By announcing that Morton Thiokol's shuttle rocket facility at Brigham City will be phased out between 1994 and 1997 in favor of a new governmnent-owned plant elsewhere, NASA seems to be jumping the gun on something that hasn't been officially decided yet.

While it's true that the proposed new federal budget contains $27 million for study and design of a federal rocket booster plant, that expense has not been approved. And the estimated $1.3 billion it would take to get such a new facility built and into operation certainly is not in any budget.The proposed new plant would be used to produce the next generation of rocket boosters the more powerful Advanced Solid Rocket Motors that will be necessary for shuttle flights in the mid-1990s.

Thiokol will continue to make the current shuttle boosters until late in the next decade and is one of five aerospace firms interested in building the powerful new motors. Four of the companies say they are interested in operating a government-owned plant, while Thiokol wants to upgrade its Utah facilities.

But NASA apparently has already decided that the new motors will be built in a federal plant closer to the Cape Canaveral launch site and accessible by rail and water which would rule out Thiokol.

However, as this page noted earlier, constructing a government-owned plant would fly in the face of President Reagan's policy of getting the federal government out of operations that private firms can do. This would be a step backwards.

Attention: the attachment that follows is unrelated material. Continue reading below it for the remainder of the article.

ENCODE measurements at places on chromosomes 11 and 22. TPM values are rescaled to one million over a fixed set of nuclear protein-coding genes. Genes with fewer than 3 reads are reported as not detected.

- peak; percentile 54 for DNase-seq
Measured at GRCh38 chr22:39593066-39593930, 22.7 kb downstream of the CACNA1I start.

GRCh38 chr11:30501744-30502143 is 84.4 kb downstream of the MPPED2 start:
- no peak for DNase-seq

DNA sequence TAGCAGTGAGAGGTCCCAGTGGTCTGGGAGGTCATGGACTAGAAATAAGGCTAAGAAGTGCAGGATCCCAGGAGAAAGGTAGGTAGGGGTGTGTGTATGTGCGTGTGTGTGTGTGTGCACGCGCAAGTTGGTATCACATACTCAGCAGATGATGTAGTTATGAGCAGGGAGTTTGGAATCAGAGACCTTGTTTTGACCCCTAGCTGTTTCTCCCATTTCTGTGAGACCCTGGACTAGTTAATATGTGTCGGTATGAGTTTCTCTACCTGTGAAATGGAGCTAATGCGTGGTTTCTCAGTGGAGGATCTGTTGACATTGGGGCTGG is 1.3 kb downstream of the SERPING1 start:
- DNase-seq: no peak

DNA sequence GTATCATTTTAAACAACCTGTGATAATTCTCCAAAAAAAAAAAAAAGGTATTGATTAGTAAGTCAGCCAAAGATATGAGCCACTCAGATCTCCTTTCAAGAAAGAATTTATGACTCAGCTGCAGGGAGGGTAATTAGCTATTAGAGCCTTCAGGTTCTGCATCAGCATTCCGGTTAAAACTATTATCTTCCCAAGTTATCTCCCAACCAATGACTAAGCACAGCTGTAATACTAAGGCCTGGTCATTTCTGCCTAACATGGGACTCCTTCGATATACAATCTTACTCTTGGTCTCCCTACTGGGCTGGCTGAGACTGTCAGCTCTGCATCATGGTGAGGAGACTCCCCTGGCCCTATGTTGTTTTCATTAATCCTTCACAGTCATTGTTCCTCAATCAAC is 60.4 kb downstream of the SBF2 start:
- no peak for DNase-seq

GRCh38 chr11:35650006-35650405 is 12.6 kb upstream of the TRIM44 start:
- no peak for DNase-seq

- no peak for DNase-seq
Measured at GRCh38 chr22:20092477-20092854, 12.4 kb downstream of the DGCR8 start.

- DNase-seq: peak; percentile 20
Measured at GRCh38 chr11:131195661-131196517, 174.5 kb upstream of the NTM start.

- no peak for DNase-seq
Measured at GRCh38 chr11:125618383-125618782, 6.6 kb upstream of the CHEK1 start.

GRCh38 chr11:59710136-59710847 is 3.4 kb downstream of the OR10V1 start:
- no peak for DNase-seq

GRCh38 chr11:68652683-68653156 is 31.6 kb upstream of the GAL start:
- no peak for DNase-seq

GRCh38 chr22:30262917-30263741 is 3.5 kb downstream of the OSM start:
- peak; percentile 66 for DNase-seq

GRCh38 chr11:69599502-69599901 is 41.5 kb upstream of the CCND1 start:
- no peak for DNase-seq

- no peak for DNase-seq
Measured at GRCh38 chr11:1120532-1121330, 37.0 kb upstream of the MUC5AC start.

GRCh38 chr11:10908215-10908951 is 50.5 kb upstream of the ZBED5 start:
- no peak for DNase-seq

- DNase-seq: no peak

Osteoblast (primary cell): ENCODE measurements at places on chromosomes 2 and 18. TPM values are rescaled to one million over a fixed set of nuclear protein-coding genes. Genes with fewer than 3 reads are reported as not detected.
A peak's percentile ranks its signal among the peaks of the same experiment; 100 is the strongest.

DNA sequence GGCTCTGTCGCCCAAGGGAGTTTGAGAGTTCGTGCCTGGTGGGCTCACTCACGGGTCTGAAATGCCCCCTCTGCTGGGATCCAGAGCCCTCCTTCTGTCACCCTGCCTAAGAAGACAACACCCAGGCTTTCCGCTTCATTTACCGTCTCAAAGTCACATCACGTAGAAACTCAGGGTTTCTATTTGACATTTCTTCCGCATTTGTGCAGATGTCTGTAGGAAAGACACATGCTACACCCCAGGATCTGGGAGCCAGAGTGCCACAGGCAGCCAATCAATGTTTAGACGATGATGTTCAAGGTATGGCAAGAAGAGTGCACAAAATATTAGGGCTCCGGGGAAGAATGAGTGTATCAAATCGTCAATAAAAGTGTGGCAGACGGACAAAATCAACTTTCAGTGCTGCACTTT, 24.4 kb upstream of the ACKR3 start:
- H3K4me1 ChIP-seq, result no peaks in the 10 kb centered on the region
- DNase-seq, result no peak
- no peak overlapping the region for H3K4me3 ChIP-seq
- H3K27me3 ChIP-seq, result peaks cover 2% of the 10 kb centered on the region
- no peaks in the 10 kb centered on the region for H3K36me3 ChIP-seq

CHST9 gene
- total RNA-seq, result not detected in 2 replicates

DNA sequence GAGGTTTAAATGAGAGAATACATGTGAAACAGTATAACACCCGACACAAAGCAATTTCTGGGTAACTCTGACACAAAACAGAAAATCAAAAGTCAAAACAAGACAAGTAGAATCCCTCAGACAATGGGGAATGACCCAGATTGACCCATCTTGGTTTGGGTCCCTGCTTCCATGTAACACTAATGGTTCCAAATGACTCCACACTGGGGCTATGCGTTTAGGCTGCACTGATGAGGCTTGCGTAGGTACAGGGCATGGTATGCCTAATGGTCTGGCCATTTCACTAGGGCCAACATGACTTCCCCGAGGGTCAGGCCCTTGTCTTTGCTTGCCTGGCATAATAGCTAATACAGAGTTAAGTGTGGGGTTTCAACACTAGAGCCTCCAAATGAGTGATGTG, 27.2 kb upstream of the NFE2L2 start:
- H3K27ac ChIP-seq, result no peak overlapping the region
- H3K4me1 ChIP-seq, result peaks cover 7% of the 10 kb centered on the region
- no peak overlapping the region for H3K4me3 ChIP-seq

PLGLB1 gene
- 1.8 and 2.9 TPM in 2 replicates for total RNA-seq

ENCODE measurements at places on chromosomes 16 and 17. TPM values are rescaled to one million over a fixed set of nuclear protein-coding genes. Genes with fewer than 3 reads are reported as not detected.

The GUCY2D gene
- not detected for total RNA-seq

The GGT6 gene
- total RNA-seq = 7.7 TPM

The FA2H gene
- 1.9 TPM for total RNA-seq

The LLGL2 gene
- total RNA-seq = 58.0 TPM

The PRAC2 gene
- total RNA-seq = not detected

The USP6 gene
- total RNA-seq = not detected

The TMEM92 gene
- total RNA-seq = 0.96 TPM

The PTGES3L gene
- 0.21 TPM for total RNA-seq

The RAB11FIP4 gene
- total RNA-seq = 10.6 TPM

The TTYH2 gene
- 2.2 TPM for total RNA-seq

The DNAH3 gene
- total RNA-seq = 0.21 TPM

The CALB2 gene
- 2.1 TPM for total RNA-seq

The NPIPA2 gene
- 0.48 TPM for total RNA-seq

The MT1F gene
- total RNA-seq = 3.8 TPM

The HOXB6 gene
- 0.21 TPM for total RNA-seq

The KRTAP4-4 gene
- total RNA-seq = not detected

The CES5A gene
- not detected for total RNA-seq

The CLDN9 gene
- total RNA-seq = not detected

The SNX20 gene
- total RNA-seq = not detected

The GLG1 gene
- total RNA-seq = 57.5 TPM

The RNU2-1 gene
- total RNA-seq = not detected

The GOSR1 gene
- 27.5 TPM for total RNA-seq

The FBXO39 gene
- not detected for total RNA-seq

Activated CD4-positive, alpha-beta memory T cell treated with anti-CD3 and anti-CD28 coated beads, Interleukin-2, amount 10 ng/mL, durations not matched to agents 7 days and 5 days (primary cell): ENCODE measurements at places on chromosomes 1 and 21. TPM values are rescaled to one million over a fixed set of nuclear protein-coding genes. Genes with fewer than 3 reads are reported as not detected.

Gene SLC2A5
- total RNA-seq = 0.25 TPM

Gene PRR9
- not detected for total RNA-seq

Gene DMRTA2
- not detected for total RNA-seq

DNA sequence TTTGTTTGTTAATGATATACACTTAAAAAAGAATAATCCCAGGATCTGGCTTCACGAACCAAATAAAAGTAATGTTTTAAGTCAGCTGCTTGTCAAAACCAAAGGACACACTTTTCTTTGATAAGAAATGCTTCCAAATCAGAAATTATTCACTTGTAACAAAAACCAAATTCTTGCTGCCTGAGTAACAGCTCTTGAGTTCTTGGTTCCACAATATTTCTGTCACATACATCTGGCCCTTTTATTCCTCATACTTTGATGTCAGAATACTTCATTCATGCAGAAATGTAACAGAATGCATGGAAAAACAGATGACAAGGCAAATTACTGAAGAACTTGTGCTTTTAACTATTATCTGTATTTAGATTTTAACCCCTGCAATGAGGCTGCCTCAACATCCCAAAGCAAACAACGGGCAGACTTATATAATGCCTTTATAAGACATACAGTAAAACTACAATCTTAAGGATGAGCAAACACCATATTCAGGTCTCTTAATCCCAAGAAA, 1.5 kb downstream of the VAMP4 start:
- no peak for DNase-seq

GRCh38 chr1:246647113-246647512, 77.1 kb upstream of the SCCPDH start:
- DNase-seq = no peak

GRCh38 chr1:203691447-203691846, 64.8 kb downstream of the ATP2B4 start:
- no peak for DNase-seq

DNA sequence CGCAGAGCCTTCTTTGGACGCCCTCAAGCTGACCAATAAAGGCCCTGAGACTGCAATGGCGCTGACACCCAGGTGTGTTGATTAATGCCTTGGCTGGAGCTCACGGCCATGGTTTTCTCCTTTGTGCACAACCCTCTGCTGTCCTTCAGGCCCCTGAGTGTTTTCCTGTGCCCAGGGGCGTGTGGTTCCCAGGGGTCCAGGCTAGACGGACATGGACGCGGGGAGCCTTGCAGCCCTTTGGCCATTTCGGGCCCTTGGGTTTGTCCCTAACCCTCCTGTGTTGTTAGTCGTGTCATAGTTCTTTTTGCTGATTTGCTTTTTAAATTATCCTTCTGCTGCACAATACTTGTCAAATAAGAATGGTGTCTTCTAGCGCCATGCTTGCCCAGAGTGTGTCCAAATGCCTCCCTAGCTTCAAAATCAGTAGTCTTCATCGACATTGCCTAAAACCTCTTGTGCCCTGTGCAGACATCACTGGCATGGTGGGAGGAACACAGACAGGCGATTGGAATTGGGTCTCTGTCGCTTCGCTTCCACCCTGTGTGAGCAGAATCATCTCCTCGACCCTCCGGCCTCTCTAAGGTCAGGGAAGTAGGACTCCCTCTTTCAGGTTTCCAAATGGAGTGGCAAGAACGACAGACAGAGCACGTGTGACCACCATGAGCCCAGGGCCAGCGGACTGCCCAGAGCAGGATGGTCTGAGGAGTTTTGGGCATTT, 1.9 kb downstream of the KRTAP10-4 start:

In addition, it would go against a more specific principle announced earlier by the White House to get private business more involved in sponsoring, financing, and carrying out space programs outside of the NASA monopoly.

Aside from such objections, the major hurdle in creating a government-owned facility is the cost. At a time when the budget is still awash in red ink, what justification can there be for a $1.3 billion project, particularly one as unncessary as this?

Private aerospace companies Thiokol and others have existing plants, at least some of the available machinery for a new generation of rockets, trained personnel, and vast experience in making boosters for the government.

Let them bid on the latest booster model as in the past. NASA isn't going to get a better deal by building its own expensive facility.